Tracking the Impact of the All of Us Research Program: The All of Us Reports and Publications DatabasePosted on by
The All of Us Reports and Publications Database (AofURPD) is a continuously updated, searchable database referencing and linking to peer reviewed journal publications, preprint records, as well as select information from websites and media sources that relate to the All of Us Research Program. This blog provides a baseline overview of the content of the AofURPD as of March 17, 2023, including reports and publications as far back as the All of Us Research Program inception in 2016.
The All of Us Research Program aims to accelerate health research and medical breakthroughs, enabling individualized prevention, treatment and care by 1) nurturing relationships with one million or more diverse participant partners and engaging with communities who have historically been left out of medical research, 2) by delivering the largest richest biomedical dataset that combines biological factors and social determinants, and 3) catalyzing a robust ecosystem of researchers and funders by providing easy access to data through secure internet connection and data use agreement.
In 2018, the public portion of the All of Us Research Hub, the Data Browser, was launched and allows users to view aggregate data. Since then, the All of Us Research Program has implemented the Registered and Controlled tiers of the Research Hub. Registered users can use the Researcher Workbench to dive deeper into the data; conduct rapid, hypothesis-driven research; and build new methods for the future, using a variety of tools. Researchers from U.S.-based academic, nonprofit, or health care organizations can apply for access to de-identified, individual-level participant data.
There are currently more than 300 reports and publications highlighted in the AofURPD. The AofURPD can be filtered through multiple curation features. The reports and publication within AofURPD are cross-referenced with other specialized datasets within the Public Health Genomics and Precision Health Knowledge Base (PHGKB). Filtering within these specialized datasets for studies using All of Us participant data, there are currently reports focusing on Health Equity (n=36), Heart, Lung, Blood and Sleep Disorders (n=36), Diabetes (n=17), Infectious Disease (n=17), Cancer (n=14), Rare Disease (n=14), and additional studies in other focal areas. The reports and publications can also be filtered for either genomic or non-genomic content (see Table).
Once a term is entered into the search window of the AofURPD, results from the All of Us participant data can be found by filtering for ’Publication Category’ and selecting ‘Making use of All of Us data’ (n=128). Of these, 126 reflect ‘original research’ using All of Us participant data, one publication categorized as ‘evidence synthesis’ reports on meta-analyzed data from both the All of Us Research Program and the UK Biobank, a biomedical database containing in-depth genetic and health information from half a million UK participants. Another item is a link to a Webinar which provides an overview of the participant data content within the All of Us Research Program, categorized as ‘review/commentaries’.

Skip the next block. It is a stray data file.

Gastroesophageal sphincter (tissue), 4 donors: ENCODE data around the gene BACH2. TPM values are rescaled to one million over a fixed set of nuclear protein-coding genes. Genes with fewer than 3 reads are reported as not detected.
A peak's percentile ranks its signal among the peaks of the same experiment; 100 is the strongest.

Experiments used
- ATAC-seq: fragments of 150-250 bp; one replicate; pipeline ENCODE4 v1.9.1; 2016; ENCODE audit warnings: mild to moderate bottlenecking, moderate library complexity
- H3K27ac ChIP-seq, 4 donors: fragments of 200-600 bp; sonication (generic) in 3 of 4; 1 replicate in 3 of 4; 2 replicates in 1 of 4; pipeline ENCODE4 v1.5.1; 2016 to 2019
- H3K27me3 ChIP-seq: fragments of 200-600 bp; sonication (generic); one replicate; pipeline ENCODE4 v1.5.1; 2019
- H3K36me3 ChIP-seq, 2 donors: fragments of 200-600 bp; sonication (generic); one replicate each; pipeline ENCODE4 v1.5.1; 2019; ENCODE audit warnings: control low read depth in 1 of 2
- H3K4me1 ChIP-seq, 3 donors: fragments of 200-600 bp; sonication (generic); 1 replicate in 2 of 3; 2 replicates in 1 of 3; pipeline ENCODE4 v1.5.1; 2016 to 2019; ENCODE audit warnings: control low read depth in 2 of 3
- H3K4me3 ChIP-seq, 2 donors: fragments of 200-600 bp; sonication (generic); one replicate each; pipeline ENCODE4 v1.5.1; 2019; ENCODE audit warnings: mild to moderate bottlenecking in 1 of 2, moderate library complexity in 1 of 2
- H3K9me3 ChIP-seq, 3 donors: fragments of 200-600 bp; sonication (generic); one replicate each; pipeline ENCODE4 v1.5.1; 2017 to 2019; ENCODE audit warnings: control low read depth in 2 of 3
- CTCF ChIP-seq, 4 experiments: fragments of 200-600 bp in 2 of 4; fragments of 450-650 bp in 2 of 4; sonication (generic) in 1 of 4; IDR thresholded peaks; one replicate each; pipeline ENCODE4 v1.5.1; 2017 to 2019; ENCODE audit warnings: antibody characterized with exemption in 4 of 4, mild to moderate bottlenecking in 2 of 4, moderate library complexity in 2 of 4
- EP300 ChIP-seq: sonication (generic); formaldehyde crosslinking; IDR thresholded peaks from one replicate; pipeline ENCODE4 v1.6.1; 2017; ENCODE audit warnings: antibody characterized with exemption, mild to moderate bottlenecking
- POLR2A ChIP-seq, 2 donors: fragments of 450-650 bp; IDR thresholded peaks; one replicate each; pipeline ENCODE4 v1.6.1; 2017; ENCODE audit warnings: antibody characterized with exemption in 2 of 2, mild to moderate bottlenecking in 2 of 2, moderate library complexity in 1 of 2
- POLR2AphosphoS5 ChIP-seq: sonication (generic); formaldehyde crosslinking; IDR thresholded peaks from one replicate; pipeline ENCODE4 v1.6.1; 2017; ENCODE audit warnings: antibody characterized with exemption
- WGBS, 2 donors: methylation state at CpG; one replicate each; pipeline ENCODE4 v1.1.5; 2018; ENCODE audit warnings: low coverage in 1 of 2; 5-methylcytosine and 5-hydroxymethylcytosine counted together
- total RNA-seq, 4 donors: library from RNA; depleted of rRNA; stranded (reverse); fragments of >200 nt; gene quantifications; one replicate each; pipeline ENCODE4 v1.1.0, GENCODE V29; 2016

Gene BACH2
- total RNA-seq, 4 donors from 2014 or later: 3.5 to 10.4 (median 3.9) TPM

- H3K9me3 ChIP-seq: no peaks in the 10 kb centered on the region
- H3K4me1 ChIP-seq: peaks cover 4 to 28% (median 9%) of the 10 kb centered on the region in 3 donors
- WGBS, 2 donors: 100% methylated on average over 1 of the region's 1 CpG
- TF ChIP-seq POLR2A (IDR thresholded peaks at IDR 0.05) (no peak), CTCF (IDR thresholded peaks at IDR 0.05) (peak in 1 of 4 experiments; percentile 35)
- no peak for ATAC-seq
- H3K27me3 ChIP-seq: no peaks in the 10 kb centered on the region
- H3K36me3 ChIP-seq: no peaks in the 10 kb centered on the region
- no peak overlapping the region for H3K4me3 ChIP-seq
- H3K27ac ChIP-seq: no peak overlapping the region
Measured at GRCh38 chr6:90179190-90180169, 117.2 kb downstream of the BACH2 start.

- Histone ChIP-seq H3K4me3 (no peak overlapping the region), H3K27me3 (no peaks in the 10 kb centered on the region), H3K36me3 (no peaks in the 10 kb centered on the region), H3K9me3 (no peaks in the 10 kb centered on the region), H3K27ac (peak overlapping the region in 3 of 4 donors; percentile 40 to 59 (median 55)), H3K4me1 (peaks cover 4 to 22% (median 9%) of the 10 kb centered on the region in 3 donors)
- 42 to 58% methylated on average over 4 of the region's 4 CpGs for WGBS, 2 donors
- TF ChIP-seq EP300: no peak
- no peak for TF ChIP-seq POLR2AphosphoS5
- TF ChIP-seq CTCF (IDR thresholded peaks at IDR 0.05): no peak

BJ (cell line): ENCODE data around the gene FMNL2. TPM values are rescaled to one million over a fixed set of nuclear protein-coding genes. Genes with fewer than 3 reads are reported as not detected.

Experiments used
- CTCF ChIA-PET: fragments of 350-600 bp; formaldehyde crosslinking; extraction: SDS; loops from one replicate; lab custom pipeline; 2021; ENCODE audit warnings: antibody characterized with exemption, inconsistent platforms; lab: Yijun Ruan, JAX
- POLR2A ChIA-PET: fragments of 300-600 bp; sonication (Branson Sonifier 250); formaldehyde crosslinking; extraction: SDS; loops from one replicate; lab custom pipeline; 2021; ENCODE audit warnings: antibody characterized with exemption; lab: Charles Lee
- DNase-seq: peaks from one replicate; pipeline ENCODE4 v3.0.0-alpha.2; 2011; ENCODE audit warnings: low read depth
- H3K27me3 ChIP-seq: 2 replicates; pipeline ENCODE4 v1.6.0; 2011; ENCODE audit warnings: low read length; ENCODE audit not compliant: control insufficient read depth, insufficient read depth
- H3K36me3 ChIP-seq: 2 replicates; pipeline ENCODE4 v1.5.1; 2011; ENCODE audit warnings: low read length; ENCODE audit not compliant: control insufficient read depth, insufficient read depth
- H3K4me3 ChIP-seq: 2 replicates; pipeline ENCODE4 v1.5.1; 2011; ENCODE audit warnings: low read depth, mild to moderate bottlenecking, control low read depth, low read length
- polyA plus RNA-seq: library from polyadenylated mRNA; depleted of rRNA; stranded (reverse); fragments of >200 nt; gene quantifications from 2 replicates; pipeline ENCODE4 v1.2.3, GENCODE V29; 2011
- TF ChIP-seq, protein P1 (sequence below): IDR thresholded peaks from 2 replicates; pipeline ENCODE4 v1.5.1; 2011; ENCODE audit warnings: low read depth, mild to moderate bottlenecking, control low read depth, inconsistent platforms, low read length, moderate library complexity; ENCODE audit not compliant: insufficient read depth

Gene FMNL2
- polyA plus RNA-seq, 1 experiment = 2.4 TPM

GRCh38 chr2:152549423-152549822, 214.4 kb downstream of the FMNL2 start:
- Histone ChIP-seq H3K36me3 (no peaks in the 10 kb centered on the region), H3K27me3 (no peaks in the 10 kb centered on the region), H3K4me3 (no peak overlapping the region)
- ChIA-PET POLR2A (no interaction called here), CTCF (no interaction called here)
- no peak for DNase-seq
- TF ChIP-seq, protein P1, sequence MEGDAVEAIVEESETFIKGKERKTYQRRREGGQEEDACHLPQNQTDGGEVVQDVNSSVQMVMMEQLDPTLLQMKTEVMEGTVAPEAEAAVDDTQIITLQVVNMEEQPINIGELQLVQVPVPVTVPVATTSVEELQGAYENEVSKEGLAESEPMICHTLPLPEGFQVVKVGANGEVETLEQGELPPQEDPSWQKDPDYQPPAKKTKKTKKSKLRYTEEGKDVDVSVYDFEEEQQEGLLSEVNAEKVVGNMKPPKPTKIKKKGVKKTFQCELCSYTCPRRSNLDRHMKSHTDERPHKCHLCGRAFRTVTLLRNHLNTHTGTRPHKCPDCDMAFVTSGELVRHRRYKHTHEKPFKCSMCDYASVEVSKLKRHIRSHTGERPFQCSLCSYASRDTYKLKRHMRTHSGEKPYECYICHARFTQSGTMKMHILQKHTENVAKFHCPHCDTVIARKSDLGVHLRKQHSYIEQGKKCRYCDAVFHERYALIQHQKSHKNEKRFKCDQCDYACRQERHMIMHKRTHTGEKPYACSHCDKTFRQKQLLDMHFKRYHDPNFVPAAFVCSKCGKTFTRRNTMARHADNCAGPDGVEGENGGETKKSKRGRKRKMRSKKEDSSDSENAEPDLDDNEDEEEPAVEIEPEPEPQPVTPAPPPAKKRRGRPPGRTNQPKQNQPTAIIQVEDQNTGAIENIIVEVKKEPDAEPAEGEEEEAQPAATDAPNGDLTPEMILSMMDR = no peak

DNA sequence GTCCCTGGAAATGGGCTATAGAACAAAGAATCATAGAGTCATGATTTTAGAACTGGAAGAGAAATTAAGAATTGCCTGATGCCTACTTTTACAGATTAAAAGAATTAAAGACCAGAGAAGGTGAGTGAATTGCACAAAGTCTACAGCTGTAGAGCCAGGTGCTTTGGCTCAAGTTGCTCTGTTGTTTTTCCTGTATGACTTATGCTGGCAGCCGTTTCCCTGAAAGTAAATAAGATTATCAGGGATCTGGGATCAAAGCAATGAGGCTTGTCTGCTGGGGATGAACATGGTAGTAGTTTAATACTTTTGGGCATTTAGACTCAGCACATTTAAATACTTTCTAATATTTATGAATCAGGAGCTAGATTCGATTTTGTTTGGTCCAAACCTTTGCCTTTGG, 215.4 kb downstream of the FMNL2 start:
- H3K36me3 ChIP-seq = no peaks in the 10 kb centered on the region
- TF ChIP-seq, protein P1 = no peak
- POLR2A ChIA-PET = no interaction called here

Of the 128 original research publications using All of Us participant data, only 18 include genomics data to date (5 publications in 2022, and 12 published already in 2023, and one prelaunch study in 2021 of the four participating clinical laboratories). This underrepresentation of genomics is reflecting a later release date of March 17, 2022 of the genomics data. It is expected that the number of studies using participant data for genomics-related studies will rise dramatically from here on out.
Non-genomics precision health original research using All of Us participant data has progressed from one research publication in 2020 to 15 publications in 2021, and 64 publications in 2022, and 29 publications using All of Us participant data already entered in 2023. Overall, the non-genomic studies represent a variety of disease/condition association studies and prevalence studies, with reference to health equity and healthcare access/utilization included in many (n=34)
The AofURPD also tracks items published by members of the All of Us Research Program not specifically utilizing participant data (n=40). Many of these reports and publications discuss implementation and strategies around community engagement, data storage, privacy issues and other program efforts. Further, the AofURPD includes reports and publications that simply mention the program (n=150).
These are the early days of the All of Us Research Program. The AofURPD will continue to grow as more researchers use data available through this rich biomedical dataset. Researchers interested in using the All of Us Research Program dataset can identify collaborators and focus their research interests by reviewing existing reports and publications in AofURPD. Reports and publications will be spotlighted on a regular basis. Future plans exist to link publications with research projects listed in the Research Projects Directory, offering an opportunity to collaborate with and/or complement fellow researchers.
|2021 Genomics||2021 Non-Genomics||2022 Genomics||2022 Non-Genomics||2023 Genomics||2023 Non-Genomics|
|Family Health History||1||1||2|
|Heart, Lung, Blood and Sleep Disorders||6||2||14||4||10|
|Infectious Disease(COVID-19)**||1 (1)||12 (9)||4 (2)|
|Reproductive and Child Health||2||4|
3 comments on “Tracking the Impact of the All of Us Research Program: The All of Us Reports and Publications Database”
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It is exciting to see the progress.
Great news for the scientific community! Thank you for providing us this update.
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